Parent Volunteers

parentI taught kindergarten, and I always had a reasonable number of parents ask to volunteer in the classroom. Great! The help was appreciated. After some time, I realized that volunteers could be broken down into the following types:

The On-the-Ball Parent—This is the parent who not only can make copies and cut out patterns but can also read with students and take initiative to help those they see struggling.

The Extra Large Kindergartner—This parent really just wants to be part of the class. You’ll get no copies out of this volunteer.

The Coffee Breakers—These come in pairs and are really keen on chatting with each other.

The Whine Trigger—This is the parent whose child instantly regresses during the volunteering time. There is usually whining and crying involved.

Whichever category they fell into, I was certainly thankful for each and every volunteer since I needed the help! Take a look at this article about a school that has a different system for parent volunteers. Would you like to have a separate parent volunteer room like they do?


4 thoughts on “Parent Volunteers

  1. I think having a separate volunteer room would be fine especially for those parents who are not really there to help but to judge the teacher. There are many of those parents at my school, especially in the past two or three years. It is discouraging when you open your door to invite the parents in and immediately after they approach administration with some complaint.That has happened at my school to several techers including myself.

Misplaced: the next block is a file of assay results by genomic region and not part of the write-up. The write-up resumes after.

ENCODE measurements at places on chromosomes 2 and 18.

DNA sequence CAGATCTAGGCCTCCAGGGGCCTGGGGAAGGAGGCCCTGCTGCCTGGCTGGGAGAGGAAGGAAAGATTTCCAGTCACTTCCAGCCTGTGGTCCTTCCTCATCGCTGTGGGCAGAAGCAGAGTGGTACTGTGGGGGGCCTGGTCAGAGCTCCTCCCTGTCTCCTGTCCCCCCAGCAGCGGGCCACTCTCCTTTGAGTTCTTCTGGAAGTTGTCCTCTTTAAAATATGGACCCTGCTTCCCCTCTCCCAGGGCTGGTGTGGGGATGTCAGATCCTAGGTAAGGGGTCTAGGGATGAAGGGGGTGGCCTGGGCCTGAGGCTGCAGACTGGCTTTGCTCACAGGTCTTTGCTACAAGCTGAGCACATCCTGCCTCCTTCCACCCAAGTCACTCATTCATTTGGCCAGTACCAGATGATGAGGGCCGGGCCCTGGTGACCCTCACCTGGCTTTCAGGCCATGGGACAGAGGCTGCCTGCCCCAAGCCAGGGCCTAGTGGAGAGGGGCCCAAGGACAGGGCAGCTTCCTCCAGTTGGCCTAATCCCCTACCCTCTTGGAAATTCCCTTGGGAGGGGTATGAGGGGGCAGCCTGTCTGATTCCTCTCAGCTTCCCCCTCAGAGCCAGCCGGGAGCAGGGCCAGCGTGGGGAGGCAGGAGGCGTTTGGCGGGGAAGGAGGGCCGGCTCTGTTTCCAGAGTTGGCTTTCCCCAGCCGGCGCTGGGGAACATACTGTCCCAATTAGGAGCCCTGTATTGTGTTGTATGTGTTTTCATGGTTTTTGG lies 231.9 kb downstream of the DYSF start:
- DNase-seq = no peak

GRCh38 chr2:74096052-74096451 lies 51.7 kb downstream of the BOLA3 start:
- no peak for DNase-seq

2. Thank you so much for providing this valuable forum and all of the amazing posts/resources for teachers. I find that I learn so much more about teaching from other educators and those who are in the business of education.
    Regarding the post about parent volunteers – I love having parents volunteer and would love to incorporate them more into our daily schedule. Our school participates in the Watch DOG program and we have a very active PTA. We are very blessed to have parents who are so generous with their time and resources.

  3. I work for a coop whcih all the parents have to work in the classroom except a limited amount of opted out parents. Many of the parents work in the coat room which is set up with a table and chairs for them to be comfortable.
    I love working with parents and love it but you have hit the nail on the head with the catergories. The on the ball parents need no direction and are a huge help. The extra large kindergartener I put them with the kids building blocks or working with ramps whatever is an active play but in the classroom. The coffee breakers do come in pairs and I place them in the coat room filing work, notes or just cutting things out for me. They can chat to their heart contents and still accomplish something. The whine trigger I assign then a task working one on one with different children and too busy to be with their own child. I do lots of observing in September to figure out what the parents can do and I just keep the goal in mind. Loved the article..

  4. Thank you so much for sharing this wonderful article. I would love to have parent volunteers, but whenever a parent is in the room, the students begin acting up — especially the child of the parent who is there.
    I am going to share the article with my principal. 🙂

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